Champlain Revamps Their Student Leadership Workshop Series

Kate Young '14 and Madeline Bell '16 discuss leadership opportunities in CHAMP, the campus event planning group.

Champlain College's department of Residential Life is hosting a brand new series of leadership programming during the 2013-14 school year to help students develop and enhance their leadership skills.

The series, titled Lead Like a BEAVER, which is an acronym for Be Empowering Active Visionary Encouraging and Reliable, will provide students with an opportunity to build upon or learn new skills that will help them become better leaders.

There will be a wide variety of leadership presentations and programs throughout the academic year, featuring workshops and roundtables on a number of different topics from Champlain faculty members and organizations such as Sustain Champlain. The first workshop, a leadership roundtable, was held on Tuesday, Oct. 8. The event gave students the opportunity to talk with student leaders such as Resident Assistants (RA), Peer Advisors in the Life Experience & Action Dimension (LEAD), members of the Student Government Association and of the CHAMP campus events committee, as well as many other student leaders.

First-year student Amanda Vincent, who went to the roundtable to learn more about the RA position felt that "it was really great getting to hear RAs' perspectives on the job and how they live it and some of the struggles they have faced." In addition to having the opportunity to speak with RAs, Vincent also learned about math and accounting tutoring positions and what being in CHAMP is like. Vincent suggests that "others who are interested in leadership positions around campus should attend similar events to really learn what it take to be in that leadership position before they actually live it."

In addition to the 16 leadership workshops and presentations that are planned this year, the residential life department is also hosting its inaugural Emerging Leaders program, a class that spans four weeks offered to first-year students. In this program, a group of 12 students will learn leadership skills such as aligning values with actions, communication, ethics, and leadership styles. Students will accomplish this through different activities, group discussions, and readings.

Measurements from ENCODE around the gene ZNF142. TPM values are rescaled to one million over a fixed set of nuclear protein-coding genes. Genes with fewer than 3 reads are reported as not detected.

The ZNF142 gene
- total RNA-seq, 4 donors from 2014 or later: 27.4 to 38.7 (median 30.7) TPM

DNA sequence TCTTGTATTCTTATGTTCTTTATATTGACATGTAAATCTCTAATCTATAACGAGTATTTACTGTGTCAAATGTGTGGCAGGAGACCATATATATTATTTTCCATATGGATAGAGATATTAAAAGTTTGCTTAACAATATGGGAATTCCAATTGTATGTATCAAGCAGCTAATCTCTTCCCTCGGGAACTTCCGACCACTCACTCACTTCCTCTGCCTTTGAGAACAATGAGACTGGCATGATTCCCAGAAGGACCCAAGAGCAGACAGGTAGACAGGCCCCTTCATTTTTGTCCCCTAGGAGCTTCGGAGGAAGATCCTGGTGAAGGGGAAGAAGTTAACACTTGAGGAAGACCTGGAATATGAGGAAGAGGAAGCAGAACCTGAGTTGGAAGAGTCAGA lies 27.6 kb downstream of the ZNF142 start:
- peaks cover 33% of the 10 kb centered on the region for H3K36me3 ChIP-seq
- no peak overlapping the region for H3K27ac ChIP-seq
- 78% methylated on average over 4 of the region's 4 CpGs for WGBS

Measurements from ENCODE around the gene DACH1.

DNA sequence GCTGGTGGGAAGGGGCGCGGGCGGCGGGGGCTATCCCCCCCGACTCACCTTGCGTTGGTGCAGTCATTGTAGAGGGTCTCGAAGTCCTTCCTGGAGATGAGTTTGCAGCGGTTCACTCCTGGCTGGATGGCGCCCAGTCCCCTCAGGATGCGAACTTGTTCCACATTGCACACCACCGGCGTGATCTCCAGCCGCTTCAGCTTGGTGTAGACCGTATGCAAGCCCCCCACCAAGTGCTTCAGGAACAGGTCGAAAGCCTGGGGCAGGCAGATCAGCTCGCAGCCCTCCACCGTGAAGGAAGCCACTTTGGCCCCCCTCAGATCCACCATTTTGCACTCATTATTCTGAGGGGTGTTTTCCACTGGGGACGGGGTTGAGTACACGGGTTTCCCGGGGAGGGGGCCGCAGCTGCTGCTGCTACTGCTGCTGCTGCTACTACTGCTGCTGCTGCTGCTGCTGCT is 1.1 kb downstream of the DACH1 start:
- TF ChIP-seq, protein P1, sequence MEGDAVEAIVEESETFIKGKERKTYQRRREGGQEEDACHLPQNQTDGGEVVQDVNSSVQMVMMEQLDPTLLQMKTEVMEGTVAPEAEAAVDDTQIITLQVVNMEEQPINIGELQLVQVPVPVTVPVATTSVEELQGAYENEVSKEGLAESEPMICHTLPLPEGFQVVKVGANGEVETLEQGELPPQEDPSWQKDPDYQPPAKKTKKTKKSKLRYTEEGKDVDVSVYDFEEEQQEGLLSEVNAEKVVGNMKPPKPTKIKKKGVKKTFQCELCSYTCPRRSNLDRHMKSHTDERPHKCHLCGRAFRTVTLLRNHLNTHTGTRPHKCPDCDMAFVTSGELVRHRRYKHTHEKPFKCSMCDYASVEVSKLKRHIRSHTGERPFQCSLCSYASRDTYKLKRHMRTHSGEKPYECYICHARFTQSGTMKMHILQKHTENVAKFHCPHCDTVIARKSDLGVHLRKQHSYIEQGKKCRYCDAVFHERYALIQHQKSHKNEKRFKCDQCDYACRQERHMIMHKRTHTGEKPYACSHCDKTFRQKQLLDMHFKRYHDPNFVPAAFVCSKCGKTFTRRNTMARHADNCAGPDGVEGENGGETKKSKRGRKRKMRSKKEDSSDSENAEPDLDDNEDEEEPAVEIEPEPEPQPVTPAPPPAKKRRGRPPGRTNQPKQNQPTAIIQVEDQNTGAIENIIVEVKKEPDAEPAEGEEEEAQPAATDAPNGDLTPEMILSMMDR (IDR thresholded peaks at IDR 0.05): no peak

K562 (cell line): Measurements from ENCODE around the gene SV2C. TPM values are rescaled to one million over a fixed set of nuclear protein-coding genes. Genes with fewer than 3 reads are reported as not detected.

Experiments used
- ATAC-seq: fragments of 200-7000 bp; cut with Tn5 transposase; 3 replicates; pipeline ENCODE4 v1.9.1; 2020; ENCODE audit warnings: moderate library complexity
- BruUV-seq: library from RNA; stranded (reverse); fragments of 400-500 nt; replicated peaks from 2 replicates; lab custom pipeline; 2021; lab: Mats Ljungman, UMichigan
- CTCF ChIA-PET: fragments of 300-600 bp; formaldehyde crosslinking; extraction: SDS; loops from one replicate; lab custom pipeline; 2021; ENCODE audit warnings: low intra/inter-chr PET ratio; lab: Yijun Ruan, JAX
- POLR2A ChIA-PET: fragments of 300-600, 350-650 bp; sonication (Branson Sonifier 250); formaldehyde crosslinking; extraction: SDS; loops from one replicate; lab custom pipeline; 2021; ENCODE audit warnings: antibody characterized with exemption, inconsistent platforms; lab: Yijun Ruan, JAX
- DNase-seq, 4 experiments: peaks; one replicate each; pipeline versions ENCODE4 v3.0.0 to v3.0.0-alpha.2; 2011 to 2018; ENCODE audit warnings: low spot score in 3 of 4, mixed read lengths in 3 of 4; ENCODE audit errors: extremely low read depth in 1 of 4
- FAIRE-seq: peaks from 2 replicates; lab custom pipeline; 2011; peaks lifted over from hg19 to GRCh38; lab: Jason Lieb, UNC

Professional staff members Dan O'Hara and Meghan MacDonald at the first Lead Like A BEAVER leadership roundtable event.Associate Director of Student Leadership Programs Dan O'Hara says, "The object of this program is to help first-year students grow, gain confidence in their own leadership abilities, do some self exploration, and hopefully will slingshot them into more student engagement during their second semester or second year."

O'Hara believes that through these programs students will be able to realize that they too can be leaders on and off campus. The main message of these programs according to both O'Hara and Area Coordinator of Student Leadership Meaghan MacDonald is, "Anybody can be leader. Leadership is learned. It is said that some people are born natural leaders, but that is not our philosophy. Leadership is like any skill; you can improve upon it over time by practicing."

Future presentations in the Lead Like a BEAVER series include:

Monday, Oct. 21: Discover Your Leadership Passions and Strengths:­ A Roadmap to Find and Master Your True Passions in Life. Presenter - Tom Myers, Associate Professor of International Business, Management, and Leadership in the Stiller School of Business. 8 p.m. in the Morgan Room in Aiken Hall

Albert Einstein said, "I have no special talents. I am only passionately curious." What are you truly passionate about? What makes you come alive? In this interactive leadership workshop, discover how to identify your true individual interests, passions, skills, strengths (and luck!), and then turn those assets into a powerful launch pad for an empowering college experience, a professional career, and a fulfilling and meaningful life.